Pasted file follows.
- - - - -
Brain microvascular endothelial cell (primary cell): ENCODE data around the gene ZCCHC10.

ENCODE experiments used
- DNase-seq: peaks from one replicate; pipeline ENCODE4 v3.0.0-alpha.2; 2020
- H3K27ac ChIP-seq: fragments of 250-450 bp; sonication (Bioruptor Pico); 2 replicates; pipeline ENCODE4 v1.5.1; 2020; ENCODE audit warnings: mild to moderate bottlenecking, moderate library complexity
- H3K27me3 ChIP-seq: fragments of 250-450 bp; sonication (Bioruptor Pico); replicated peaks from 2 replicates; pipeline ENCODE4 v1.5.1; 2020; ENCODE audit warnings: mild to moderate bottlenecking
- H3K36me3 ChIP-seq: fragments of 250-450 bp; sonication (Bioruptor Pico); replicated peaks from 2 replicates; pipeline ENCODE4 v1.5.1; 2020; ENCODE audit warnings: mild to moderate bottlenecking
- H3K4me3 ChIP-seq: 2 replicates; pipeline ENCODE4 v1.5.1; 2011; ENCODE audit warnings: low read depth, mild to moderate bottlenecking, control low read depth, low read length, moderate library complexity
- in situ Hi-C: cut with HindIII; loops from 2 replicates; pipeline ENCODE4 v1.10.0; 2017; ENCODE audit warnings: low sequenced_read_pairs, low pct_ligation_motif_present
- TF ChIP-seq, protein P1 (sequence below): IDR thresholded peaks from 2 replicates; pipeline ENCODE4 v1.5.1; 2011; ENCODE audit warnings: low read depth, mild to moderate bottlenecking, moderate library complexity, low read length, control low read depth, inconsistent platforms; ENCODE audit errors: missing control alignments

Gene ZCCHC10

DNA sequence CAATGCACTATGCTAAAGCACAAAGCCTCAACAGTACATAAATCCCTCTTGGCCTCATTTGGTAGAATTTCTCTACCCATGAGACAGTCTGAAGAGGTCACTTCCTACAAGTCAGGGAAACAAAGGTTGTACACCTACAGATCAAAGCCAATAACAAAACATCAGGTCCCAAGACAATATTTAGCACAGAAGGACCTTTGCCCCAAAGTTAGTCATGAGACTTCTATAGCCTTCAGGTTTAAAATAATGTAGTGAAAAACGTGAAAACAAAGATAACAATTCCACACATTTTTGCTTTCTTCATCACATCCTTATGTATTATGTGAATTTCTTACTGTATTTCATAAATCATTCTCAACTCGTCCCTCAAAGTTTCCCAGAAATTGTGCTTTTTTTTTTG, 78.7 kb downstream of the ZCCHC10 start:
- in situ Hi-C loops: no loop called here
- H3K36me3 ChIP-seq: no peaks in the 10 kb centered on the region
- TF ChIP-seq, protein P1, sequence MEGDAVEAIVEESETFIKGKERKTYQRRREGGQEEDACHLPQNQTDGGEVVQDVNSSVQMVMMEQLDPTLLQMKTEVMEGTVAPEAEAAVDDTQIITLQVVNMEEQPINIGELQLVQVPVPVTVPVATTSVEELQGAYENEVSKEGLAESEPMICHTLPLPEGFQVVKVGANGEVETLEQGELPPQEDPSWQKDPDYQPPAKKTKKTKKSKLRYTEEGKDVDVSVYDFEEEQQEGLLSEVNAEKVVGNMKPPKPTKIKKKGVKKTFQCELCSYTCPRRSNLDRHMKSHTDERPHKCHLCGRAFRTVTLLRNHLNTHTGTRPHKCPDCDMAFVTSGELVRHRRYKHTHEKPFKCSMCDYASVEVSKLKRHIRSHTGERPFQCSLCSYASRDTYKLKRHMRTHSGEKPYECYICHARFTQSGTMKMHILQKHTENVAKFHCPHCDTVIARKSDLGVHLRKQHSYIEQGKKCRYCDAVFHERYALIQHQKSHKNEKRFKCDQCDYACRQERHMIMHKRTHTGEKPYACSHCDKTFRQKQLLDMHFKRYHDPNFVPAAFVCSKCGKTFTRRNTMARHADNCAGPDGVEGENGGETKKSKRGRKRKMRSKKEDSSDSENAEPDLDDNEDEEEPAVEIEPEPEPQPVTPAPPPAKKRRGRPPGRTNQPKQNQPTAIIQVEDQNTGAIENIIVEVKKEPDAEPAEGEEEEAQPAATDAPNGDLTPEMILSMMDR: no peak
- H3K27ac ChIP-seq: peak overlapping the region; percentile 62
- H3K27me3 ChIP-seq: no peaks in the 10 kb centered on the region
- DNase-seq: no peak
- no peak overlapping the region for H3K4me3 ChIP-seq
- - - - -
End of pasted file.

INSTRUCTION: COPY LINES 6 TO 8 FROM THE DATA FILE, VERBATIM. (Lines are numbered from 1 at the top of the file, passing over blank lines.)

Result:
- H3K36me3 ChIP-seq: fragments of 250-450 bp; sonication (Bioruptor Pico); replicated peaks from 2 replicates; pipeline ENCODE4 v1.5.1; 2020; ENCODE audit warnings: mild to moderate bottlenecking
- H3K4me3 ChIP-seq: 2 replicates; pipeline ENCODE4 v1.5.1; 2011; ENCODE audit warnings: low read depth, mild to moderate bottlenecking, control low read depth, low read length, moderate library complexity
- in situ Hi-C: cut with HindIII; loops from 2 replicates; pipeline ENCODE4 v1.10.0; 2017; ENCODE audit warnings: low sequenced_read_pairs, low pct_ligation_motif_present